You never thought to make a book ?
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Old 05 January 2015, 00:38   #9
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speaking of M68K hardware and programming manuals - in mid 90's was possible to order from Motorola free (paper) books via his site/email.
still have and sometimes using "M68000 Family Programmer's Reference Manual"
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Old 05 January 2015, 17:53   #10
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I learnt / was inspired by Jolyon Ralph's series for amiga computing...
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Old 05 January 2015, 22:06   #11
Mrs Beanbag
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speaking of M68K hardware and programming manuals - in mid 90's was possible to order from Motorola free (paper) books via his site/email.
still have and sometimes using "M68000 Family Programmer's Reference Manual"
indeed, i have a full set of these, including Coldfire. in fact i believe it is still possible, i got the coldfire one only a few years ago out of curiosity.
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Old 06 January 2015, 04:24   #12
Mark Wright
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I learnt / was inspired by Jolyon Ralph's series for amiga computing...
Ahhh.. putting the source of that "classic" Comrade J/SAE sine scroll intro on the coverdisk created a (thankfully short-lived) monster. I can remember my "lamer" radar detecting various rip-offs at the time, ready to pounce on those who passed off their minor modifications as their own work. But thinking back, with the benefit of hindsight, cobbling all of that together in Genam for the uninitiated would've been no mean feat. I should've been applauding them.

After all, it's how I learned. I don't know how widely spread the couple of disks were that I had back in late 1988, but this might jog some memories.. They were filled with sources and binaries for crude intros/routines by the likes of HQC, Champs, Mike IoW, Public Enemy, Il Scuro/Defjam, TLC, Hotline and so on. Real rudimentary stuff. I can't recall how I came by them.

I spent hours and hours pissing around in SEKA trying to understand what was going on - just in order to assemble and run them. No INCBINs in those days, just a few blk.b's and the odd comment in German. I eventually self-taught myself enough to be able to pick 'n' mix enough bits from each to set-up (and cleanly exit) a 2-bitplane screen (without mouse pointer) showing a raw bitmap logo with topaz scroller and starfield. I must've wept with joy when I was finally able to successfully save it as an executable and load it back.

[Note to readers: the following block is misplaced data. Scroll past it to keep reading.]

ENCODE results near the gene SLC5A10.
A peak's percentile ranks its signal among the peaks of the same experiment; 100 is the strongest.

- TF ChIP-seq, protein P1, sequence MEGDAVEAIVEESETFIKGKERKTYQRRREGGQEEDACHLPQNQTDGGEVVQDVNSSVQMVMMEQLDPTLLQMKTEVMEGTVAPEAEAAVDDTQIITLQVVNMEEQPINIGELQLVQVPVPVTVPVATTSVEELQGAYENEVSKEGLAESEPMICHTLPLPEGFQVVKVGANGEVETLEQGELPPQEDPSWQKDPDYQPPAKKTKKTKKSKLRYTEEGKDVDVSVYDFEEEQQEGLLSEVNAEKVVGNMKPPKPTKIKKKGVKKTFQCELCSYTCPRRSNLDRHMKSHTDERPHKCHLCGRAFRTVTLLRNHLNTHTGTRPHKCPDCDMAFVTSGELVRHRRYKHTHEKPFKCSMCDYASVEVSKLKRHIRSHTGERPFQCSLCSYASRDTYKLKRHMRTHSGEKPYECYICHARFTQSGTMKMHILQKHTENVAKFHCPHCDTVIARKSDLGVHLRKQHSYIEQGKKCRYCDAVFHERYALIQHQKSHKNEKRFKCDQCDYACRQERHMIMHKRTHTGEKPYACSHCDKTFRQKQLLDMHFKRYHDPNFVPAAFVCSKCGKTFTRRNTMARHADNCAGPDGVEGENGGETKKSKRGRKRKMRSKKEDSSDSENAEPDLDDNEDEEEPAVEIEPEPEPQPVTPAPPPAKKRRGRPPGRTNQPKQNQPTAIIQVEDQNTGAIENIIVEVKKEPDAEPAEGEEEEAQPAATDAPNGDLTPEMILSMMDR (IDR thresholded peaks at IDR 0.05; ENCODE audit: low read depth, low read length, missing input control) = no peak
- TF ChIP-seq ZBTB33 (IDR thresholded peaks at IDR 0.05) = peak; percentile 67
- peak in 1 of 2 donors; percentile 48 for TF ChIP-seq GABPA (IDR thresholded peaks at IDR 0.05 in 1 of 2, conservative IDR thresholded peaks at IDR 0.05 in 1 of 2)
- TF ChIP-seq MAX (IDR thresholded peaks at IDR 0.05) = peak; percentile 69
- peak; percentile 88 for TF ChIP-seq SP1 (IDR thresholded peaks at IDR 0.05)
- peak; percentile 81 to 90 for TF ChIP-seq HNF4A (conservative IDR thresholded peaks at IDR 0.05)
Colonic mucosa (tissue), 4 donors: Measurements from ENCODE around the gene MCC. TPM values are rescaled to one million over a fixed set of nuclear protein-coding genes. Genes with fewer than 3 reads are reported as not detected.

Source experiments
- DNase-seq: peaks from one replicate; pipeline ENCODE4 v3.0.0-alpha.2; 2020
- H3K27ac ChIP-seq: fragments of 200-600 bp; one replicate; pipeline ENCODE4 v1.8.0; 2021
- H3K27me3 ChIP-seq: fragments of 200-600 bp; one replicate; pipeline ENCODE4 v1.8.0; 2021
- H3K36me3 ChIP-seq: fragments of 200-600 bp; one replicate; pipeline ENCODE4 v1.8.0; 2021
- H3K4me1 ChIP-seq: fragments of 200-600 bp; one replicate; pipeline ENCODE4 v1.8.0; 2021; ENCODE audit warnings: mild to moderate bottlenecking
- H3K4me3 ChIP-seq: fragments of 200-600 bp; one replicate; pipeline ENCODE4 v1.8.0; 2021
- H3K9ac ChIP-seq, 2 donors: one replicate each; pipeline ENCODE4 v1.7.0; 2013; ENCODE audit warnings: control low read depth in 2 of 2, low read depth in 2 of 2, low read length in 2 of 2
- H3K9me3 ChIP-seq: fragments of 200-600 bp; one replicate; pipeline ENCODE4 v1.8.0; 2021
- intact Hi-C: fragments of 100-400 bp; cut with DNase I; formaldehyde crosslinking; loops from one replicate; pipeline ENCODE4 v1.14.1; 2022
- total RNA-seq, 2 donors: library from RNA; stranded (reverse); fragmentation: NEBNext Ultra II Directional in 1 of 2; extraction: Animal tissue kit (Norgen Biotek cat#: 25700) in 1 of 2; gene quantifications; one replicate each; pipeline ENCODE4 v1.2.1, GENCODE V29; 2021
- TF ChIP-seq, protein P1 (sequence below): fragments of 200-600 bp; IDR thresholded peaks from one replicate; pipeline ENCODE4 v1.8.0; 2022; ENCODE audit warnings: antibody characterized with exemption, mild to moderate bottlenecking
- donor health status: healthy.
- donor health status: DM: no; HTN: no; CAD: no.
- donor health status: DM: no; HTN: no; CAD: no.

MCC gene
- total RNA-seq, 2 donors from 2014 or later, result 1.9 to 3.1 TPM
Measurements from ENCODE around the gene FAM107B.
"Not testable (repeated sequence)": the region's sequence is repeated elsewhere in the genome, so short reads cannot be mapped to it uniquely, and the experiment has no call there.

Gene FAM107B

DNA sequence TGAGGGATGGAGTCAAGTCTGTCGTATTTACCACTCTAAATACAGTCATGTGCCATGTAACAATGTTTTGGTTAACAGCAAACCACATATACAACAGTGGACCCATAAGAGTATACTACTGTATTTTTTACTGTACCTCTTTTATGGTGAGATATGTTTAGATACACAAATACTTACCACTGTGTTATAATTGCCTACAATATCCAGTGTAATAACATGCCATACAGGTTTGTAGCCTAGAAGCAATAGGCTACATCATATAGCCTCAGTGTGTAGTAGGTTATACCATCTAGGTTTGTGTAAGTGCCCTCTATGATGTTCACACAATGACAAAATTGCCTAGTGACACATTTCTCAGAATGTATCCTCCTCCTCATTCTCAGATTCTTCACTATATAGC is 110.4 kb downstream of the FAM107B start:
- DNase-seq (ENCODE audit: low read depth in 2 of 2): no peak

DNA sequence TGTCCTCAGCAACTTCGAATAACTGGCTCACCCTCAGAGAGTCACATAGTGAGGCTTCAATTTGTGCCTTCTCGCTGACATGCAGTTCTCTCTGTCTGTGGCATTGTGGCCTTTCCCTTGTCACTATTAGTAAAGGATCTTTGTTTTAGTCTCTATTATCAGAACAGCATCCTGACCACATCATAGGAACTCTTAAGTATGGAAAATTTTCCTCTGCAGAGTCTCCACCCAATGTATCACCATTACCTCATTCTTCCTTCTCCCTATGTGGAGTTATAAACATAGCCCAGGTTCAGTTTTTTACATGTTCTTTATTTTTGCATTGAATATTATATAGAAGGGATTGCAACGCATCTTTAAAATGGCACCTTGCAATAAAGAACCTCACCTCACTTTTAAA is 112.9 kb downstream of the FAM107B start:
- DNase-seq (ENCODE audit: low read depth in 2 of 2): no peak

My very own 1986-vintage intro, ready for 1989.
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Old 06 January 2015, 17:27   #13
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Just that Mark, just that... 1986 intros in 1989 was exactly what I wrote
I didn't have access to much other source, but there were a few I'd seen. I think Comrade J at least tried to be somewhat system friendly - in fact didn't he also follow up whilst at Almathera with a how to code series? Or am I imagining that?

Not imagining it: http://www.amigacoding.com/index.php/680x0:How_To_Code
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Old 07 January 2015, 10:15   #14
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https://web.archive.org/web/20120905...s.co.uk/amiga/
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Old 07 January 2015, 10:17   #15
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Just that Mark, just that... 1986 intros in 1989 was exactly what I wrote
I can easily write a 1986 style intro on the 64... On the Amiga? No chance. I've tried many times to understand programming the hardware but I just don't get it. It's an incredibly complicated machine to code for.
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Old 07 January 2015, 13:21   #16
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Since I got my A500 in '88 I started 'learning' 68k assembler somewhere around 1989. Seka was the first assembler and since I didn't have a manual there was much frustration. On the other side there were moments of big fun when the first lines worked, something like: